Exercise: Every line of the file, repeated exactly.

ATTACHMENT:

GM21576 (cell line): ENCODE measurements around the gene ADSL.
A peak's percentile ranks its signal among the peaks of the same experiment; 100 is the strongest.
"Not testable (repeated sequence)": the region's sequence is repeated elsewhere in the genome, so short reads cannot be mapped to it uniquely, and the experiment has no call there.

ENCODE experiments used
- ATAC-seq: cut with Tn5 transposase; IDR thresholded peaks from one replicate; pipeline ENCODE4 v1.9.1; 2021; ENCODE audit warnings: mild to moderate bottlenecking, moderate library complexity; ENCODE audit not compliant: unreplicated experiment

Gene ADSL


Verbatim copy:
GM21576 (cell line): ENCODE measurements around the gene ADSL.
A peak's percentile ranks its signal among the peaks of the same experiment; 100 is the strongest.
"Not testable (repeated sequence)": the region's sequence is repeated elsewhere in the genome, so short reads cannot be mapped to it uniquely, and the experiment has no call there.

ENCODE experiments used
- ATAC-seq: cut with Tn5 transposase; IDR thresholded peaks from one replicate; pipeline ENCODE4 v1.9.1; 2021; ENCODE audit warnings: mild to moderate bottlenecking, moderate library complexity; ENCODE audit not compliant: unreplicated experiment

Gene ADSL